Additional tests will include an ultrasound to highlight signs of abnormalities in the gallbladder, liver, bile duct, and pancreas. For instance, gallbladder will show a thickening of the wall, or an inflammation of the bile duct can reveal a blocked flow of bile. 

If an ultrasound or an X-ray proves insufficient for an accurate diagnosis, the Vet may perform an exploratory laparotomy under general anaesthesia. Laparotomy involves aspiration sampling of the fluids from the abdominal cavity or the biliary structures through an incision into the abdominal cavity. 

If required, the Vet will order a liver biopsy, sensitivity testing, cell exams, and bacterial culture.

Treatment of Gallbladder Obstruction in Dogs

In some cases, dogs may be treated as outpatients, and the Vet will prescribe anti-inflammatory medication along with liver-protecting agents. If bile peritonitis is suspected, an abdominal cleansing will be undertaken. 

Gallbladder obstruction is best treated through surgery. In the case of secondary pancreatitis, treating the inflammation in the pancreas may remove the obstruction. However, the blockage may still remain, and that will have to be removed surgically. In complicated cases, a cholecystoduodenostomy may be the only option connecting the gallbladder to the intestine directly and bypassing the pancreas.

If the obstruction is caused by infection or biliary sludge, the Vet can remove it surgically. If the gallstones are too large, a cholecystectomy may be essential, and it removes the entire gallbladder. It is good to remember that your dog can live a full-life even without a gallbladder as long as you change the diet to a low-fat one.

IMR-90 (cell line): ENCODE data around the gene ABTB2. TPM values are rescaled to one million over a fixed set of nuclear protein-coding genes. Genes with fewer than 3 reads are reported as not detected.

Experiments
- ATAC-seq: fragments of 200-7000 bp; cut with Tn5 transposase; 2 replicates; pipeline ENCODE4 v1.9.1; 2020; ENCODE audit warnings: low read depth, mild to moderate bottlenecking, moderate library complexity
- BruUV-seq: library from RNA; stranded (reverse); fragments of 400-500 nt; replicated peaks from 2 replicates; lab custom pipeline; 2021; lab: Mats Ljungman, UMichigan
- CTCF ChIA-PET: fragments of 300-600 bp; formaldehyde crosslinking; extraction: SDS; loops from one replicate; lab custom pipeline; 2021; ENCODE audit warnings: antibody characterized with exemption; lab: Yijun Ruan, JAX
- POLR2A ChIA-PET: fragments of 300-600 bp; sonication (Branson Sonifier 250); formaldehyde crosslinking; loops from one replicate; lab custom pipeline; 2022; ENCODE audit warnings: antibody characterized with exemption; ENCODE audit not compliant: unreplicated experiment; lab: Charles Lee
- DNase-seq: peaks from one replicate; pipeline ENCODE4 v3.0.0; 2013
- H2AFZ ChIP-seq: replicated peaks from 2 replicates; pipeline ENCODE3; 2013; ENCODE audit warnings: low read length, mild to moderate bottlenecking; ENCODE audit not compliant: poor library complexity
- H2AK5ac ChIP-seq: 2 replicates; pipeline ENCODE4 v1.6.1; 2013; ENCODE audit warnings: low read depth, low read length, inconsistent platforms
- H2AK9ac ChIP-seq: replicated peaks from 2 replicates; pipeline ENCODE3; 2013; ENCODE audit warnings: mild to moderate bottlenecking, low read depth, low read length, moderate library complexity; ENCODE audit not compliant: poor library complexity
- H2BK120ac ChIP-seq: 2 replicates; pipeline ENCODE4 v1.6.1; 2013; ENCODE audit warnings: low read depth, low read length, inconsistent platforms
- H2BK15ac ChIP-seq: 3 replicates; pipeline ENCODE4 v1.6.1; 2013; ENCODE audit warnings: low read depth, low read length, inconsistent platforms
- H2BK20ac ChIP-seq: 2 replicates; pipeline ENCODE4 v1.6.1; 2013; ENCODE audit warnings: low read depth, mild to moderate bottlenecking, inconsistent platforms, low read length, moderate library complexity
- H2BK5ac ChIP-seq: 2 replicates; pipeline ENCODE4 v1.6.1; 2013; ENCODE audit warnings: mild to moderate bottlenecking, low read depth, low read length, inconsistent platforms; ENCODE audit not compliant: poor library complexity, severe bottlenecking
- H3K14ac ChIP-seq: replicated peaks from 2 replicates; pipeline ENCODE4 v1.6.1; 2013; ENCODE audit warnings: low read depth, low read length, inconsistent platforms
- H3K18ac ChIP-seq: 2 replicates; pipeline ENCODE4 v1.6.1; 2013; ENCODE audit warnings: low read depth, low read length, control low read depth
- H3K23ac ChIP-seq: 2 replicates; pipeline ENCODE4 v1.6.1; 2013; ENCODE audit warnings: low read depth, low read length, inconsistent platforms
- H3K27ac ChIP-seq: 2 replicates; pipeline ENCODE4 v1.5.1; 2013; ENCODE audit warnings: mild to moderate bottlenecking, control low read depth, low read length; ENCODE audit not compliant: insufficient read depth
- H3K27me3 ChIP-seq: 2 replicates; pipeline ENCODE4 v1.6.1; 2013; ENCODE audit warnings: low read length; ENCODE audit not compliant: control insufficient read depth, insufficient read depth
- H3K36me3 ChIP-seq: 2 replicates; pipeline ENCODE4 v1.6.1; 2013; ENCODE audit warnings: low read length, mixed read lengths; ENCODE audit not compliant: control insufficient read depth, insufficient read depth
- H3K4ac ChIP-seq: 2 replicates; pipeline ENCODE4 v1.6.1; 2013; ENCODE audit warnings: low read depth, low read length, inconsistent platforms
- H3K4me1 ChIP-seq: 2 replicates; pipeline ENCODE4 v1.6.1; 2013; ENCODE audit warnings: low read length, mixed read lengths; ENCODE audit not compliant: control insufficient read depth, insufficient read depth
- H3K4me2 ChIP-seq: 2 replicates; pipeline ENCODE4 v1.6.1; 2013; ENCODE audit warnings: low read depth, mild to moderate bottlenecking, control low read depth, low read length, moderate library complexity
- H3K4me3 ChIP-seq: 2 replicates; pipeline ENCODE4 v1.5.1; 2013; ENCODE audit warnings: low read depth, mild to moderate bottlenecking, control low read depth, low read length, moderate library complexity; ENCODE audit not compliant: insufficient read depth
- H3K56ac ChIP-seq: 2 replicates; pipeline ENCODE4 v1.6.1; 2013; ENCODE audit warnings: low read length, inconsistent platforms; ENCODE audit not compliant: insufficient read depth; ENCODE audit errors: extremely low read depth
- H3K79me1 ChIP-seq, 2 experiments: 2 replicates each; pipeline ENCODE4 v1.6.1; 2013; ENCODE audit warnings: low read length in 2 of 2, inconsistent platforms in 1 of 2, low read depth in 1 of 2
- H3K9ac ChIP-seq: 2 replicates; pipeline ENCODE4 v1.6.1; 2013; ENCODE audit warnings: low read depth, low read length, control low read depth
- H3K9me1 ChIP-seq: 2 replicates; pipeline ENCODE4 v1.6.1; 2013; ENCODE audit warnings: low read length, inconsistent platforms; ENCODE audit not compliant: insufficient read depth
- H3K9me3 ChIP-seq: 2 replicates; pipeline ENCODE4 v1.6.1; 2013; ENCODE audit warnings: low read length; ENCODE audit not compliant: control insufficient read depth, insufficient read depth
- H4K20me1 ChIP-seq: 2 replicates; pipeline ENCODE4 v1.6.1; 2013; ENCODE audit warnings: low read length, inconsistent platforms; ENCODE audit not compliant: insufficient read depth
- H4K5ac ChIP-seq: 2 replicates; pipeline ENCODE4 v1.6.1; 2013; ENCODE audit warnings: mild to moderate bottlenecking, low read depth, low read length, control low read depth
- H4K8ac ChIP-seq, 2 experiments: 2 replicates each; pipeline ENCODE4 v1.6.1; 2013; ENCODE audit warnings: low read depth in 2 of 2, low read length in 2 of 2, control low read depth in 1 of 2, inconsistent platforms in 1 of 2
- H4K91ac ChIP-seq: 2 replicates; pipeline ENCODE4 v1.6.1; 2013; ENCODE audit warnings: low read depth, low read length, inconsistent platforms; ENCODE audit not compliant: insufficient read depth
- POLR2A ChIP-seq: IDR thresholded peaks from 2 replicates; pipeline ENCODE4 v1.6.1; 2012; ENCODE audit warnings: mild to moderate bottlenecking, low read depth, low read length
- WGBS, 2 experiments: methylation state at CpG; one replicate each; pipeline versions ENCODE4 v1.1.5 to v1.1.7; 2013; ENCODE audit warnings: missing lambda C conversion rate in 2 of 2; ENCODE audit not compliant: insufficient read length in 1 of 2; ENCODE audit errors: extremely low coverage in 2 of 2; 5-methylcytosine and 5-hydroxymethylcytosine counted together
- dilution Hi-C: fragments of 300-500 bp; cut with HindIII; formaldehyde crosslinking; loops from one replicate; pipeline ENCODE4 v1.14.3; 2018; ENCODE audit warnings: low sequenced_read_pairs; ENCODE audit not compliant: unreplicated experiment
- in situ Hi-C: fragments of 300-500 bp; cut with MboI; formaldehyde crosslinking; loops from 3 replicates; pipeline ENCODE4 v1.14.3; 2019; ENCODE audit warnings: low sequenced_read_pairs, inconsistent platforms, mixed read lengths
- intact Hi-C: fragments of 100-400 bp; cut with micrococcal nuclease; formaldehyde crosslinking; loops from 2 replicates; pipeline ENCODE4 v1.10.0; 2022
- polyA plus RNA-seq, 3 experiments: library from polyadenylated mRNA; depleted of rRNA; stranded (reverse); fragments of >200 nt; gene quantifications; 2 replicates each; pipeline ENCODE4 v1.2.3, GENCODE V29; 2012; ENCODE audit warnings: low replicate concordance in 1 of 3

All patients with gallbladder obstruction will need hydration therapy to ensure fluid and electrolytes are in proper balance. The Vet may also put your dog on 

antiemetics, antacids, gastro protectants, Vitamin K1 and antioxidant medications. 

Recovery from Gallbladder Obstruction in Dogs

Immediate treatment of gallbladder obstructions will ensure that ruptured gallbladder or bile duct distension is avoided. If the obstruction is diagnosed immediately and treatment put in place, the prognosis is favourable. There may still be risks of secondary health issues that prevent complete recovery. 

Your dog’s Vet will recommend a revised diet that includes Omega 3 supplements, minerals and vitamin supplements including Zinc, Vitamins K, C, and B to help the recovery process. It goes without saying that regular follow-up visits to the Vet are essential, and close monitoring will ensure no recurrences of gallbladder obstructions.

Disclaimer: 

The information contained in VOSD Vet Advice™ is not intended nor implied to be a substitute for professional medical action which is provided by your vet. You assume full responsibility for how you choose to use this information. For any emergency situation related to a dog’s health, please visit the nearest veterinary clinic.

Do you find this information useful? For more medical advice, visit the VOSD website.